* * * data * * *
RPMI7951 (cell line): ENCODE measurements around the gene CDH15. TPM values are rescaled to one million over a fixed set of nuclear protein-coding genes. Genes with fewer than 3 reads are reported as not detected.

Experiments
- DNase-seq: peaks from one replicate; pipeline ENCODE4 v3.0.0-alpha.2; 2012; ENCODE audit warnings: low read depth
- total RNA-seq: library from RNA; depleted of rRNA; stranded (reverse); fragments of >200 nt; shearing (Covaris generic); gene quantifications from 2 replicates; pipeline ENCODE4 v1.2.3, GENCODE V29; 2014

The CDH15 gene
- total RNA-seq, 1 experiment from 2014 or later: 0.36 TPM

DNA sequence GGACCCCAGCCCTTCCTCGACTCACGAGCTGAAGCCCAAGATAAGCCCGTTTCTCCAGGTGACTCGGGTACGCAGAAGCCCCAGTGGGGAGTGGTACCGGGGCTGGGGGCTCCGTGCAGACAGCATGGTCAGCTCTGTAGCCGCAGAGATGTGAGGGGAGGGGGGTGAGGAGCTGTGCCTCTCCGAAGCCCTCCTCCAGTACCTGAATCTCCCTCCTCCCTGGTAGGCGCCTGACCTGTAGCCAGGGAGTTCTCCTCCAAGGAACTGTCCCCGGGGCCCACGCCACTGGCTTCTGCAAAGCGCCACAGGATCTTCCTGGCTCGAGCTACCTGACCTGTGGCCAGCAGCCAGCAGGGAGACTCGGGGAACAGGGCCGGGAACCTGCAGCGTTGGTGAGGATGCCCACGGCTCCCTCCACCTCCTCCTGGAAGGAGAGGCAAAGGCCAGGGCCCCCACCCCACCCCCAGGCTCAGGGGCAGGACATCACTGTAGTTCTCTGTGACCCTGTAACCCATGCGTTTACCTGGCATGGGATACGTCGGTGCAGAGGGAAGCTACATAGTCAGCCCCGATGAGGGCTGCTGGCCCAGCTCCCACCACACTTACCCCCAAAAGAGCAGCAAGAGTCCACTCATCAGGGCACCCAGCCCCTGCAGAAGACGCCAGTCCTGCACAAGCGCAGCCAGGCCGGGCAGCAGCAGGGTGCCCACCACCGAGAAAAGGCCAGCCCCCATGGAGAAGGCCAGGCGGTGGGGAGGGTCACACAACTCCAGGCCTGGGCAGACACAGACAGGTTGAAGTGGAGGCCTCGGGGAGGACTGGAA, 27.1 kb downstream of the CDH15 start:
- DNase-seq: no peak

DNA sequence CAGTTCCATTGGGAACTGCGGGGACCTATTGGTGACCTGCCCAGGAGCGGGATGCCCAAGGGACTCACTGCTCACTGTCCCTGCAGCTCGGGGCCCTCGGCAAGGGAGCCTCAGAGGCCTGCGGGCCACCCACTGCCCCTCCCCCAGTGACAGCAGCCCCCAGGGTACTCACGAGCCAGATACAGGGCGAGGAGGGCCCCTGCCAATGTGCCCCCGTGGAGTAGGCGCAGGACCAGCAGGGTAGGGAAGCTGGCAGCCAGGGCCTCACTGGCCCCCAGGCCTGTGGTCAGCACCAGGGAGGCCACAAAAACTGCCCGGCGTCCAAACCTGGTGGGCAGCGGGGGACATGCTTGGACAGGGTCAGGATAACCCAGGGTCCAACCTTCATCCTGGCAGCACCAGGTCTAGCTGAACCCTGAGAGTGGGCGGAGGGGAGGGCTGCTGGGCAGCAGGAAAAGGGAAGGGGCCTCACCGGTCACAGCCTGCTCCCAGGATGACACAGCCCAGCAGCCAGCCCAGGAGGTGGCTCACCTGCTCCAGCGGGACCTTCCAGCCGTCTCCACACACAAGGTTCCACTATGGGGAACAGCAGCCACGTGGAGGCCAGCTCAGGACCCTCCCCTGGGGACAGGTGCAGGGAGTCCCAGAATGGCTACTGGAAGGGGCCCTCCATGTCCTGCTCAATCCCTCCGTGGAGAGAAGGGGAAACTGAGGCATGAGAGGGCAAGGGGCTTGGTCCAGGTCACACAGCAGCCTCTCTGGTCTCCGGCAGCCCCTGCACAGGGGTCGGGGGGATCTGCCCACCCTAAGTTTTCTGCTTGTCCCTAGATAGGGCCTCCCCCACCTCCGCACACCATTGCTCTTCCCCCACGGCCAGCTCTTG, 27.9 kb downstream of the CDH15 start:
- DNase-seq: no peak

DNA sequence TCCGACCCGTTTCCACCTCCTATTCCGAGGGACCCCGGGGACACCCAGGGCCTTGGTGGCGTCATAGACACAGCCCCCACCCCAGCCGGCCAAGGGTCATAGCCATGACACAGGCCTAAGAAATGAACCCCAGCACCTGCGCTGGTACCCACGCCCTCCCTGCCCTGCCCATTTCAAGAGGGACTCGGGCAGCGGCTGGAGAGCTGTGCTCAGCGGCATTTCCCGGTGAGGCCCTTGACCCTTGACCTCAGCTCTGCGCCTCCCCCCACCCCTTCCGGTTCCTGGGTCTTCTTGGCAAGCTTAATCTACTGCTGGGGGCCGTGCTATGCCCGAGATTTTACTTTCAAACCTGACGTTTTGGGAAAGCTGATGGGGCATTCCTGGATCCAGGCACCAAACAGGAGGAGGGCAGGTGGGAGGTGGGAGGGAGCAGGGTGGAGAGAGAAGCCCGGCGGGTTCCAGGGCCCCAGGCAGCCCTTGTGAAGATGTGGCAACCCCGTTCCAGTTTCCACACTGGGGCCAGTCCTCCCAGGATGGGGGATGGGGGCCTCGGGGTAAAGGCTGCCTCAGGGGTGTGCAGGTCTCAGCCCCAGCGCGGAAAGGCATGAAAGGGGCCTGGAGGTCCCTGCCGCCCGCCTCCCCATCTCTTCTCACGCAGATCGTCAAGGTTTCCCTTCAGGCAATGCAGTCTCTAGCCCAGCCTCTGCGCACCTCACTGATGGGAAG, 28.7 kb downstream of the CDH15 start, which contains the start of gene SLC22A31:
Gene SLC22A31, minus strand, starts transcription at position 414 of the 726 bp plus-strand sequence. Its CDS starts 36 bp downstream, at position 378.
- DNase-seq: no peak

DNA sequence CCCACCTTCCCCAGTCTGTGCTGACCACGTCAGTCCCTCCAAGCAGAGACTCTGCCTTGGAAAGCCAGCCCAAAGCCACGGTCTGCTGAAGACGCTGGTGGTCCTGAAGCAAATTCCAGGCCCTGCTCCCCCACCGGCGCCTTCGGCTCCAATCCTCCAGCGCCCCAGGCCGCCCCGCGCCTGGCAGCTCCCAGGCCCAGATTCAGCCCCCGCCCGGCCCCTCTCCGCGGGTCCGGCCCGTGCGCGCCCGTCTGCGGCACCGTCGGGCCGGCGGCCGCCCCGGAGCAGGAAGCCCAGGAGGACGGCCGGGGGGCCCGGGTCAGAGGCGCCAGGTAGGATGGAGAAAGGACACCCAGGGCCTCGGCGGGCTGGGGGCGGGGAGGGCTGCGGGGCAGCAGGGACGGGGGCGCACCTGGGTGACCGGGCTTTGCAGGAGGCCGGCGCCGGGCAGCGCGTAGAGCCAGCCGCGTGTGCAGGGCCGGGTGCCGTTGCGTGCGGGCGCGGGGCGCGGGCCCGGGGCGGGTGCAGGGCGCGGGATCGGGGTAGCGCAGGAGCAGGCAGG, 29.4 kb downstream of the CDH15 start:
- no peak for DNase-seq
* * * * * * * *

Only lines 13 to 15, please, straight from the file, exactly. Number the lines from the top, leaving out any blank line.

- DNase-seq: no peak

DNA sequence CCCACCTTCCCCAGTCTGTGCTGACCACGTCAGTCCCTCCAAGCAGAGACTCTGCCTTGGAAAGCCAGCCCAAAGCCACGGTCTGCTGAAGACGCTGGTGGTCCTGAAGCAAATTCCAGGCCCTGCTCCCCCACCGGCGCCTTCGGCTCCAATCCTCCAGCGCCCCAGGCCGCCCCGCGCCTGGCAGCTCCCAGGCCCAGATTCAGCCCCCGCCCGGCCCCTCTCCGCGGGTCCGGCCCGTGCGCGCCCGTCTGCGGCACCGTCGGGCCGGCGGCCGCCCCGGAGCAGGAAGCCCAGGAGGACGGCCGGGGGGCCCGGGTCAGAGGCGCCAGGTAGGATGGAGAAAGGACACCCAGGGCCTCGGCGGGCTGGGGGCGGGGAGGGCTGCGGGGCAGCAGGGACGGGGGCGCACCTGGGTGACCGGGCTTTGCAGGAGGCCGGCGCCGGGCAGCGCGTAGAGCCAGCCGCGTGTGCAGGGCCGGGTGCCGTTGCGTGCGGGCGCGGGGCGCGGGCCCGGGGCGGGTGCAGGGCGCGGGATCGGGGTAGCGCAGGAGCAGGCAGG, 29.4 kb downstream of the CDH15 start:
- no peak for DNase-seq